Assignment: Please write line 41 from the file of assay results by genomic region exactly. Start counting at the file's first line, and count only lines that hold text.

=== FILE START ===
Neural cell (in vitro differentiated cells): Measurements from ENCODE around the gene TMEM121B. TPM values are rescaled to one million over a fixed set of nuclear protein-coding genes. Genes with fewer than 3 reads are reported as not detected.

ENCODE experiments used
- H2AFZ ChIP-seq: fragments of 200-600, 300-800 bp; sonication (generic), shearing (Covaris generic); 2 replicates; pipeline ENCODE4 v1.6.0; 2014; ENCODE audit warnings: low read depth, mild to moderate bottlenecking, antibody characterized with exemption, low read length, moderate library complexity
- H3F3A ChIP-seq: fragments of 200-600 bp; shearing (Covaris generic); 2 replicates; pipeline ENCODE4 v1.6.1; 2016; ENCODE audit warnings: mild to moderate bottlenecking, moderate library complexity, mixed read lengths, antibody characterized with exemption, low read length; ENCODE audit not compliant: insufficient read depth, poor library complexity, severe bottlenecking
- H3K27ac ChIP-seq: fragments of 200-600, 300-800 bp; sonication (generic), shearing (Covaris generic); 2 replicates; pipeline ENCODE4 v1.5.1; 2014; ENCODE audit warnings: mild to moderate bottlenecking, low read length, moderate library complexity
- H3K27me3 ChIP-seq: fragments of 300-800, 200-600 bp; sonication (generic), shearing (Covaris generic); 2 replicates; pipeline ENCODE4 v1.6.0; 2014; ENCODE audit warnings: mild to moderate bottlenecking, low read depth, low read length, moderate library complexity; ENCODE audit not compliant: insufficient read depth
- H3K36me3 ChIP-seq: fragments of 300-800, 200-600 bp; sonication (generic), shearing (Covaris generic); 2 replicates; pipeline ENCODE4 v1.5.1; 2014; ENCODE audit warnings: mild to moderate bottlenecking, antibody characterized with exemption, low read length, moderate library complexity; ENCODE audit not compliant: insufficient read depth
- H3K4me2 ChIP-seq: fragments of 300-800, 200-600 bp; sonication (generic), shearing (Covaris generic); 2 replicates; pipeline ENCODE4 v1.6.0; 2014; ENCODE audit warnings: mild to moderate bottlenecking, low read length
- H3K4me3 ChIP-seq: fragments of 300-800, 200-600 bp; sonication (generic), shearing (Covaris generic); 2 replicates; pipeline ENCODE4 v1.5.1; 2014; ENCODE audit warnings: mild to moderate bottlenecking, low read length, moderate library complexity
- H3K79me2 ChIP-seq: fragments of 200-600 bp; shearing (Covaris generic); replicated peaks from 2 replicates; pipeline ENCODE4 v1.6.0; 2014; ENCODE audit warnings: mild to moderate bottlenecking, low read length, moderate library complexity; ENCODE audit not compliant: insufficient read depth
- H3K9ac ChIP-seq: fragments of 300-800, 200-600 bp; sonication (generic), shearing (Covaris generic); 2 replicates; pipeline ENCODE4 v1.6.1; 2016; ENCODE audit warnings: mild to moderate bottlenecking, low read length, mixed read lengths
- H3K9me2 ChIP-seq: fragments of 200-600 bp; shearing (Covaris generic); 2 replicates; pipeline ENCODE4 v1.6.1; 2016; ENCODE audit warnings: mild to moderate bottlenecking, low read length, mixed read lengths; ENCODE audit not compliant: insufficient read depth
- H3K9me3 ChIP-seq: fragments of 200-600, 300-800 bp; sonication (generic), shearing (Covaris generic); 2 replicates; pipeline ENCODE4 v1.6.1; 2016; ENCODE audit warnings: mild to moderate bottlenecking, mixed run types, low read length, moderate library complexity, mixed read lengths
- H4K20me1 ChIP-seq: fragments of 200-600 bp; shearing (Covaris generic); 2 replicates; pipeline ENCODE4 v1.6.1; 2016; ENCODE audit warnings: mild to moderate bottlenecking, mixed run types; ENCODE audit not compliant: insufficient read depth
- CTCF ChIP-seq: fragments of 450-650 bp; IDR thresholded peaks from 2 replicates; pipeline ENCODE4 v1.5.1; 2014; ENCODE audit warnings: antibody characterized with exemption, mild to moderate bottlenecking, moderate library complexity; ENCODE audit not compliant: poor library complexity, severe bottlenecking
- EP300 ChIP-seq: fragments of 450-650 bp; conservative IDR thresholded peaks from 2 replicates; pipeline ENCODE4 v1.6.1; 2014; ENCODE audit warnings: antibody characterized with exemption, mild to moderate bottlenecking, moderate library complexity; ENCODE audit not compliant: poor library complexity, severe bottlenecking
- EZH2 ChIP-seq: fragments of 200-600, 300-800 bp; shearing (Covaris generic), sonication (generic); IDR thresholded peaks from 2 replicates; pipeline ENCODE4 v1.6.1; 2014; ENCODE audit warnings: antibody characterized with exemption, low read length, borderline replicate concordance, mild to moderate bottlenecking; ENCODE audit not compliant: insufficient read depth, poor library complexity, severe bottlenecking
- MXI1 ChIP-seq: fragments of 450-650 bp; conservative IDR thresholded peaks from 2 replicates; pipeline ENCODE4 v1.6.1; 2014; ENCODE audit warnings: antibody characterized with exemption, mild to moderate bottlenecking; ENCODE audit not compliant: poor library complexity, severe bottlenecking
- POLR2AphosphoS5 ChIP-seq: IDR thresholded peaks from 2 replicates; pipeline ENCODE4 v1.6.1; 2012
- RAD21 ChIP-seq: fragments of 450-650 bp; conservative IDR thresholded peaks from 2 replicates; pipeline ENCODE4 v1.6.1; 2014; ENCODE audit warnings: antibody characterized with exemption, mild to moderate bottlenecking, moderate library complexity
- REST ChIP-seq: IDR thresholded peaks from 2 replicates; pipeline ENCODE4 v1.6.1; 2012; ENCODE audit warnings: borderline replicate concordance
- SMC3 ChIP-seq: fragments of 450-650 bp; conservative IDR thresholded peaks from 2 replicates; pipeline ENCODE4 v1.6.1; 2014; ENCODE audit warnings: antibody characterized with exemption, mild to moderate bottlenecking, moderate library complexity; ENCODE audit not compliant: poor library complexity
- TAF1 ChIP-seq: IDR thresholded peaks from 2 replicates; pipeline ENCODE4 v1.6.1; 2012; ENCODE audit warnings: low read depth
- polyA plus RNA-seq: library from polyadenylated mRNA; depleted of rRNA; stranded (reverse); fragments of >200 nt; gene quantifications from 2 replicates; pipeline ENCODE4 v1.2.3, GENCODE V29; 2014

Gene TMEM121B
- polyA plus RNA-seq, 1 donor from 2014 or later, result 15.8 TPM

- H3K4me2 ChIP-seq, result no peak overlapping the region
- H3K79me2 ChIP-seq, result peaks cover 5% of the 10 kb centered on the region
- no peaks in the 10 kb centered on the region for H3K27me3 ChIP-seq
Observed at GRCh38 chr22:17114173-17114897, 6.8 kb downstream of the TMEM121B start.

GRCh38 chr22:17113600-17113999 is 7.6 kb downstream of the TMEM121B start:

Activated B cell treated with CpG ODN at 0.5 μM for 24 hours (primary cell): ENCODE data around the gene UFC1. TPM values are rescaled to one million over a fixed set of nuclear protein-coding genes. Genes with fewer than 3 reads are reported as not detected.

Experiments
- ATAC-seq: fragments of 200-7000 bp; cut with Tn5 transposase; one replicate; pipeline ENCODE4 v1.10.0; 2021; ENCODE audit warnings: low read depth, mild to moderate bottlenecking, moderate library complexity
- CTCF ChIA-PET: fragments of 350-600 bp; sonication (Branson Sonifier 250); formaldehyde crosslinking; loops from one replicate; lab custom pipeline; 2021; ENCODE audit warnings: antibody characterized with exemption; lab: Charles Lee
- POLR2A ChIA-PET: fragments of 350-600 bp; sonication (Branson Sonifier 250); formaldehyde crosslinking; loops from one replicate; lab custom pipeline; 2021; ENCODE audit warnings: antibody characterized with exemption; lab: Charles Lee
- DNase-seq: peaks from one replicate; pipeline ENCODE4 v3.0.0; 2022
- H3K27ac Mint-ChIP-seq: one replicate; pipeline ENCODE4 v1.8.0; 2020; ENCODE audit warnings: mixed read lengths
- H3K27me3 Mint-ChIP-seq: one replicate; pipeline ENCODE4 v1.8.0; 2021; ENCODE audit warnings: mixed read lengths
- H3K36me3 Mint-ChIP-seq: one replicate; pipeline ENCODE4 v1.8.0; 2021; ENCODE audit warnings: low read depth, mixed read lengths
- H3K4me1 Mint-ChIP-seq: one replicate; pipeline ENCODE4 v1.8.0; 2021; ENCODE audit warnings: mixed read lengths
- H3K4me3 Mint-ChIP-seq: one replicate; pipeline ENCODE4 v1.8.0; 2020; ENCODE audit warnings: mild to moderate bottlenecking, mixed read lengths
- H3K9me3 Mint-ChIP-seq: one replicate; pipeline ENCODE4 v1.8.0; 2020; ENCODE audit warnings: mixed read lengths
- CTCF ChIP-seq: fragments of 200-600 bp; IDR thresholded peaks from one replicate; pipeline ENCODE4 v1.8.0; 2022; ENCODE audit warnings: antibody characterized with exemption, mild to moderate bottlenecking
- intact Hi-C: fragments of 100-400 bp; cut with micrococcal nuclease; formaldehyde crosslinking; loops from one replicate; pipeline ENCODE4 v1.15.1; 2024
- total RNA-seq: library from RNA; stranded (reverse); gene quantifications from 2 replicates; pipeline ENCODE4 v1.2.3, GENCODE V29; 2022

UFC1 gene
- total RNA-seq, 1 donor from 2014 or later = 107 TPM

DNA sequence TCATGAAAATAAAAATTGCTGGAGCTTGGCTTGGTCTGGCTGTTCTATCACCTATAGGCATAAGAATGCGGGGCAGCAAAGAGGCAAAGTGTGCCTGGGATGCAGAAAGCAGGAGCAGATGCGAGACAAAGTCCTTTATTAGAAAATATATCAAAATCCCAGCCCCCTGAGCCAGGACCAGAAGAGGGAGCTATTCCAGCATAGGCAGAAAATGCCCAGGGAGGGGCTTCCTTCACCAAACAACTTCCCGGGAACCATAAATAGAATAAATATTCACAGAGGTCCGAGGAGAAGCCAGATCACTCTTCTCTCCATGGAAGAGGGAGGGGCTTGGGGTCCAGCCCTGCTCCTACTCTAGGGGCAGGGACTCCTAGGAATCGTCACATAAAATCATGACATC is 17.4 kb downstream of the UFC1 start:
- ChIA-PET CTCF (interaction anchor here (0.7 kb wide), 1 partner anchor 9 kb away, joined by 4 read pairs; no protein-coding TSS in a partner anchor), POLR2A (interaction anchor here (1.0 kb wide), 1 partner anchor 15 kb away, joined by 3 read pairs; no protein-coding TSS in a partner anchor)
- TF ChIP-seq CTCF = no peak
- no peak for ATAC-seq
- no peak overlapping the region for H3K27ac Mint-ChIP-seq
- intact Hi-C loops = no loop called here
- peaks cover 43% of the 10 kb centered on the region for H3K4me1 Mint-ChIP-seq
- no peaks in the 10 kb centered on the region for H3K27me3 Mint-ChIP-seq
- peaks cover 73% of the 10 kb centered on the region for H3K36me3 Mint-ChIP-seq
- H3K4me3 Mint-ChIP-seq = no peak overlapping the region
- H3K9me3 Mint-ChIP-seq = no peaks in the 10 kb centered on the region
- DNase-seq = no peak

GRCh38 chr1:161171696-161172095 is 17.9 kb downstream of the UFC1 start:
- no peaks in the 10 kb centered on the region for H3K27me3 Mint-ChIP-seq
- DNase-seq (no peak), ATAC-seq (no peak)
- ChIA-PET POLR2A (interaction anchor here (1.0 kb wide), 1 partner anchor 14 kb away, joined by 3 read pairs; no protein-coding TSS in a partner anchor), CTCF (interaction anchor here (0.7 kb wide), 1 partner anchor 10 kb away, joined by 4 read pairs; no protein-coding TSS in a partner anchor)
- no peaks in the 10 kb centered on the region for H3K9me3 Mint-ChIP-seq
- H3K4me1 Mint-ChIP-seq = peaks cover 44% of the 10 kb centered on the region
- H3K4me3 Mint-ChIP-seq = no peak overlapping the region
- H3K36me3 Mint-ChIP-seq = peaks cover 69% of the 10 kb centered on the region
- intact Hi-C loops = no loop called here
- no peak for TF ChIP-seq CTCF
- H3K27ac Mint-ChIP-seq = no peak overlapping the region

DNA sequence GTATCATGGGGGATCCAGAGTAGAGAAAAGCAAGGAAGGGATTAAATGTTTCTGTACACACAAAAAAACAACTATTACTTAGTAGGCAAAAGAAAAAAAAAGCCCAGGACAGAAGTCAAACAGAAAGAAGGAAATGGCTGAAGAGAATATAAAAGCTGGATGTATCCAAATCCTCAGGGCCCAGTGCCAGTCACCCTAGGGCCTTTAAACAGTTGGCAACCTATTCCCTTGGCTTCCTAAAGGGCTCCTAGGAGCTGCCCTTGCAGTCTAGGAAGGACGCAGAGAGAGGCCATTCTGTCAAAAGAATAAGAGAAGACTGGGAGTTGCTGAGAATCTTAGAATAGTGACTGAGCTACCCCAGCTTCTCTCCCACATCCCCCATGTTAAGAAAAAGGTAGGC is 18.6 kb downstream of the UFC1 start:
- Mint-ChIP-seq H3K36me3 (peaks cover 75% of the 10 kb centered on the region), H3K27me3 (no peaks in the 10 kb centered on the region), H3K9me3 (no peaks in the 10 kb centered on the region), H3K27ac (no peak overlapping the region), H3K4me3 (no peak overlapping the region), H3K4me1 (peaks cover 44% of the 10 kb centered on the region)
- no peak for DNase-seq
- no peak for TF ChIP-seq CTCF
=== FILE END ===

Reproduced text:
- H3K4me1 Mint-ChIP-seq: one replicate; pipeline ENCODE4 v1.8.0; 2021; ENCODE audit warnings: mixed read lengths